This year I could only attend for a day and the Chain of Command event was the main attraction for me. For many years I played in the Advanced Squad Leader tournament, winning it a couple of times, so it was good to look into a room full of familiar faces and say hello. And of course it goes without saying that no visit to a major gaming event is complete without visiting the numerous traders and parting with a bit of cash.
This year's Chain of Command event had a Pacific theatre theme and as always John Bond worked his magic to produce some spectacular terrain and without doubt the best tables at CanCon. I've photographed a few of them, but my favourite was this quite marvellous piece of jungle, resplendent with temple.
What I admire about John's work is his ability to balance realism with playability. For all the dense appearance of the table it was very well thought through and never appeared to get in the way of playing the game. Having said that, he may have over succeeded in one aspect - it was easy for the figures themselves to blend in with the landscape and almost disappear.
Having made some paddy fields myself recently I was interested to see John's creations. He made up a great table of a small hamlet set amongst flooded paddy fields and it worked very well. Nothing fancy or complex in their creation John told me, simply a paint job and then a coat of gloss varnish. Simple, but brilliant.
And once again they worked very well in the context of game.
One table featuring a small airfield, complete with crashed plane, petrol bowser and large administration building.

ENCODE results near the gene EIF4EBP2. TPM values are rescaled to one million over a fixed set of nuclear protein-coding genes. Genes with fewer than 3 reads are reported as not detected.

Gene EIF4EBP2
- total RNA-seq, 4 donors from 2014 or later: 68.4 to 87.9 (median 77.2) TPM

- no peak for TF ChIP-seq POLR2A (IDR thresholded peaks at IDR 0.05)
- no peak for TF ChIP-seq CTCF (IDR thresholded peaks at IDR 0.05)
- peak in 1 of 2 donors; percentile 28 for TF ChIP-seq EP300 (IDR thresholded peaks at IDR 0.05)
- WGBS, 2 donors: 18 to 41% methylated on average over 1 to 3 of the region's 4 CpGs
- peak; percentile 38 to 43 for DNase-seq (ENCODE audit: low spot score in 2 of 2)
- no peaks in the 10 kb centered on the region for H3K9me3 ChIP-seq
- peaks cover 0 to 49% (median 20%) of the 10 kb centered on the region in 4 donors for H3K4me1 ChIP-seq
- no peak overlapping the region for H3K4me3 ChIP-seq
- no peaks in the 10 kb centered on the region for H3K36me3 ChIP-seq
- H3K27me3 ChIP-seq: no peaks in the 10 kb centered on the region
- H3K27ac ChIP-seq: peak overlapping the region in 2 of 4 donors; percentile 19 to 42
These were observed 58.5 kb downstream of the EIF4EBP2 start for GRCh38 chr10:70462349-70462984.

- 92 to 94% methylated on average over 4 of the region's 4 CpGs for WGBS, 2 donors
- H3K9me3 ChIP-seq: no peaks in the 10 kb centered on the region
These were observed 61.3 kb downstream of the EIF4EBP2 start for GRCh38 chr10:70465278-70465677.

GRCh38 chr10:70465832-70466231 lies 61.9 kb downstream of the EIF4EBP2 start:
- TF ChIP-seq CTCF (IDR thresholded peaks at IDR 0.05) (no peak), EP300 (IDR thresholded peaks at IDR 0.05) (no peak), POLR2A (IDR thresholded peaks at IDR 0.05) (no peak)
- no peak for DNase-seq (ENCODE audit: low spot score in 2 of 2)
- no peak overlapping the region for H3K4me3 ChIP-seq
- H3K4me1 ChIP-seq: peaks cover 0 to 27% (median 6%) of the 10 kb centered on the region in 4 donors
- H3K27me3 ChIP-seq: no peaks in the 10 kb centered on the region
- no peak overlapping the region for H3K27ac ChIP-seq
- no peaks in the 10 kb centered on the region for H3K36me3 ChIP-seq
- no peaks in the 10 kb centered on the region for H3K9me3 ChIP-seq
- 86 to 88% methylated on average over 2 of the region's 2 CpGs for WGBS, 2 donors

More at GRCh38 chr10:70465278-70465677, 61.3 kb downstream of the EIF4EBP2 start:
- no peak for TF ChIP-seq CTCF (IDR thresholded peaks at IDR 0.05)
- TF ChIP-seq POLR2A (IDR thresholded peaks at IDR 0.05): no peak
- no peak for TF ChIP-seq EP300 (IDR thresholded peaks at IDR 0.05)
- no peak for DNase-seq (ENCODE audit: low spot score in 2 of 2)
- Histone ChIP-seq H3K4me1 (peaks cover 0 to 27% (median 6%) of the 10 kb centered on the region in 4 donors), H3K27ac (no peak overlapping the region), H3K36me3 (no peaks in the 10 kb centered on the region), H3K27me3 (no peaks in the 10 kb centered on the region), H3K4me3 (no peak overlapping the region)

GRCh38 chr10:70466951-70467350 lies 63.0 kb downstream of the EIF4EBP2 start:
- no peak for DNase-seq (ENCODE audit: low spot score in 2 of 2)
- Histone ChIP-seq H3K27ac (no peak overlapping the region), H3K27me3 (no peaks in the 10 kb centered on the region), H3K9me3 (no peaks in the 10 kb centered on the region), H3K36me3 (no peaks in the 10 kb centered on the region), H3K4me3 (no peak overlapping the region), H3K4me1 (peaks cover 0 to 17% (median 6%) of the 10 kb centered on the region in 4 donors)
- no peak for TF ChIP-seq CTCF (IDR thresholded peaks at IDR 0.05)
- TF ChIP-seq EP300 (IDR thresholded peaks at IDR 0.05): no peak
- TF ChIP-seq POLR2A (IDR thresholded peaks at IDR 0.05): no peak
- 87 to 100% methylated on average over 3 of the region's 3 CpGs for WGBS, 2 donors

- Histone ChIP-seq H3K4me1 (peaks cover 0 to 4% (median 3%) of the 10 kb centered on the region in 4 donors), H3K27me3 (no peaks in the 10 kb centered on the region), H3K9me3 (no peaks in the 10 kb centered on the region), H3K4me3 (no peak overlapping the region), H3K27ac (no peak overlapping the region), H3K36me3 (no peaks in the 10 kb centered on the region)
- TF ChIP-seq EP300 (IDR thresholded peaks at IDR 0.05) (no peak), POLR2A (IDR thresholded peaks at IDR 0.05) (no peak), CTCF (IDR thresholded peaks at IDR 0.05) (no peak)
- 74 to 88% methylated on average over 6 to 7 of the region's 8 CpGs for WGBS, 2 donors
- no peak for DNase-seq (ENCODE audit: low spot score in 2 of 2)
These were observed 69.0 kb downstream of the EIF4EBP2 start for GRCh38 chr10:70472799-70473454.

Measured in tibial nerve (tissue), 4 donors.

Last but not least, a stream set amongst plantations, all looking suitably hot and atmospheric.
Dave (my regular CoC opponent for all of the CoC Pint Sized Campaigns) and I also had the chance to meet Len Tracey, the former commander of the Australian Army Jungle Fighting School and the author of the Malaya 1942 campaign that we finished playing recently (AARs start here). Len is working with Rich Clarke on the forthcoming Far East handbook for Chain of Command and gave us some very interesting insights into the research he had been doing. After our Malaya campaign and seeing these tables I have to say it has really whet my appetite for playing games in this theatre and I'm really looking forward to seeing the Far East handbook in print.
|Dave, Len Tracey and myself|
By the way you may be wondering what the yellow balls are that Dave and I are holding. These were given to us by Steve McGuigan, organiser of the CoC event, and they are TooFatLardies branded stress balls. Steve handed them to us with the invitation to 'squeeze the Lardies balls', not the first or the last time that joke will be made I suspect. While you come to terms with that unappealing mental picture I should just mention that Canberra laid on a blazing hot summer's day, as it can do from time to time in January. The halls at CanCon struggled to keep the heat down, but I suspect it was a losing battle. Cue your joke of choice about gamers and their personal hygiene habits, or lack thereof.